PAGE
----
NEW YORK — In today’s economy, the best way to grow business is to court shoppers from other retailers or, in the case of manufacturers, from other brands.
It has been proven that one of the best ways to lure those consumers is to tempt them with samples and demonstrations, which have been tricky for mass merchants who often don’t have the staffing needed for such efforts.
This story first appeared in the May 23, 2008 issue of WWD. Subscribe Today.
These tactics don’t need to be out of reach for the mass universe, according to Joann Tyson, president of Cosmetic Promotions, a 19-year-old firm specializing in event planning, advertising design, newsletters, store openings, sampling, sweepstakes and other in-store events.
Cosmetic Promotions has worked with chains such as Walgreens and Rite Aid, and manufacturers including Coty and L’Oréal on myriad programs.
“We are doing more sweepstakes, outside target sampling and college programs than we used to and I believe retailers and brands want us to help them develop new markets and bring customers back to the stores as opposed to just marketing to the customers that are already there,” said Tyson. “We are also doing more training of store associates and supplying the beauty advisors with the tools to approach customers so they can provide in-store demos of their own.”
Cosmetic Promotions has found that the in-store demo programs typically sell about one week’s worth of items within the four hours of demonstrations. Plus, the benefits aren’t always immediate. Shoppers try an item and then are hooked and tell friends.
The Grand Opening in a Box program includes everything a retailer needs including funding, which comes from vendors, the samples, bags and giveaways, and the professionals to distribute bags and demonstrate products. Scratch-off coupons at grand openings help redemption to two times the industry average, said Tyson. “We feel like we are part of the marketing team and our goal is to make events customized and special to their individual goals,” she added.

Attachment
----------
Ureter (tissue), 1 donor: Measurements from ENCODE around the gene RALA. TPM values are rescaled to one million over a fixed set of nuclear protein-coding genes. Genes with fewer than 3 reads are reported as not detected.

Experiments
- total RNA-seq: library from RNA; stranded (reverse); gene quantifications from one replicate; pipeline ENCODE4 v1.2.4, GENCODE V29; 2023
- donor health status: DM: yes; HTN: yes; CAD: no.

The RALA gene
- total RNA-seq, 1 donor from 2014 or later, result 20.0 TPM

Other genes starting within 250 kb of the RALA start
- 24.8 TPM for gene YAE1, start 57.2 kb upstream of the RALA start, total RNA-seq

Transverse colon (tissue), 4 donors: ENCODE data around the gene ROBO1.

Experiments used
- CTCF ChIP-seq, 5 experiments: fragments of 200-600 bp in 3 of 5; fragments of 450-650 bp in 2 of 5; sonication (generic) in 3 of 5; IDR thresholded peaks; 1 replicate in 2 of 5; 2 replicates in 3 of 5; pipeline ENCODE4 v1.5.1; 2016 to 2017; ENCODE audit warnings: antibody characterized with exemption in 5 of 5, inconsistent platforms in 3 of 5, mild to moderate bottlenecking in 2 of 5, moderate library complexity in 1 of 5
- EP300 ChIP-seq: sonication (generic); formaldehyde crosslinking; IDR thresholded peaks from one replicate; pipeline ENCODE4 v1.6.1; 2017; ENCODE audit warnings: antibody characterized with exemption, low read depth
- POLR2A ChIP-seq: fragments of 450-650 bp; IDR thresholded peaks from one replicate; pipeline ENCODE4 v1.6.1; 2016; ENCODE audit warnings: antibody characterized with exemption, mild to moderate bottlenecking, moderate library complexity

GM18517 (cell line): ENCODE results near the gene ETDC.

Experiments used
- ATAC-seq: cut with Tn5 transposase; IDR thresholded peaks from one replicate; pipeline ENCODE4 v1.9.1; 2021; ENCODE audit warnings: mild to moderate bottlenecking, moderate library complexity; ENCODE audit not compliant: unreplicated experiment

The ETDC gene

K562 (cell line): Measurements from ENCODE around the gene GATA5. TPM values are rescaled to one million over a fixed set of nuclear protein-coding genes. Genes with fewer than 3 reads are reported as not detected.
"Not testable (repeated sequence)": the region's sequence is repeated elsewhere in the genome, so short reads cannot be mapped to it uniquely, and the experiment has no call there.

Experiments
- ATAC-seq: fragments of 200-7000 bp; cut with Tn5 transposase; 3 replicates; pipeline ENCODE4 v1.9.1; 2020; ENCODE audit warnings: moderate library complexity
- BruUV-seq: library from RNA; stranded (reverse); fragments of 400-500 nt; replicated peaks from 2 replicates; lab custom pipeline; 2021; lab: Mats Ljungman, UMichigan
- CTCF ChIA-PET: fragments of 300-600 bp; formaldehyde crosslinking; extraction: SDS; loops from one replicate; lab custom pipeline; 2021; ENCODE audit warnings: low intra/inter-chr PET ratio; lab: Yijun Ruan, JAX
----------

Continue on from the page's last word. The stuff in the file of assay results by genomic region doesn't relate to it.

There’s also the Day of Beauty in-store makeover event where a professional makeup artist, sponsored by vendors, performs makeovers in stores.
The endcap programs result in higher rebates than average and some of the other vehicles are harder to measure, but Tyson said they are fruitful. “All I know is that my clients want more and more so they are seeing benefits,” she said.
Among some of the recent events staged by Cosmetic Promotions include L’Oréal programs at colleges where students receive bags with bounce-back cards, a teen promotion at Rite Aid where bags were distributed and endcap enhancement programs where the company comes in and creates an in-store theater. Also, Cosmetic Promotions has been called upon for many makeovers for events such as Black History Month and Earth Day. Cosmetic Promotions also worked with Rite Aid on the Hispanic Heritage Celebration in Los Angeles where more than 30,000 Hispanics attended. The company distributed 2,000 gift bags to Latino women within the first few hours of the day.
With more chains adding posh beauty departments,
service is once again becoming crucial. While CVS Pharmacy is staffing up with more beauty advisers and Walgreens has beauty associates in all stores, many chains can’t afford them. With Cosmetic Promotions, they can gear up with service around special events. The company has a rigorous training system conducted with conference calls and training materials. “Joann has been a great strategic partner to Walgreens over the years,” said Michelle Hobson, manager of strategic development for Walgreens Beauty. “She brings to us extensive industry knowledge and a creative business-building approach. She is very professional and timely and is personally involved with all projects.”
She continued, “Some of our most successful programs have included in-store demonstrations — particularly around new brands, the development of training materials for our in-store beauty teams and supervisors, and ‘behind the scenes’ manufacturer support that includes newsletters and sample kits.”
Demonstrations are only half of the firm’s business and Tyson said her services are perfect for small or large chains. “We work as hard for a one-store event as a 100-store one,” she said. The company, she said, is very nimble and turns programs around quickly. Plans call for more magazine programs including customized spreads in women’s magazines and an expansion of training programs as more contests and sweepstakes are created.
Tyson is even branching out of beauty and working with the beverage and liquor industry to perform some of the same services. Surprisingly, she’s found many of the tactics used in beauty work in that industry, too.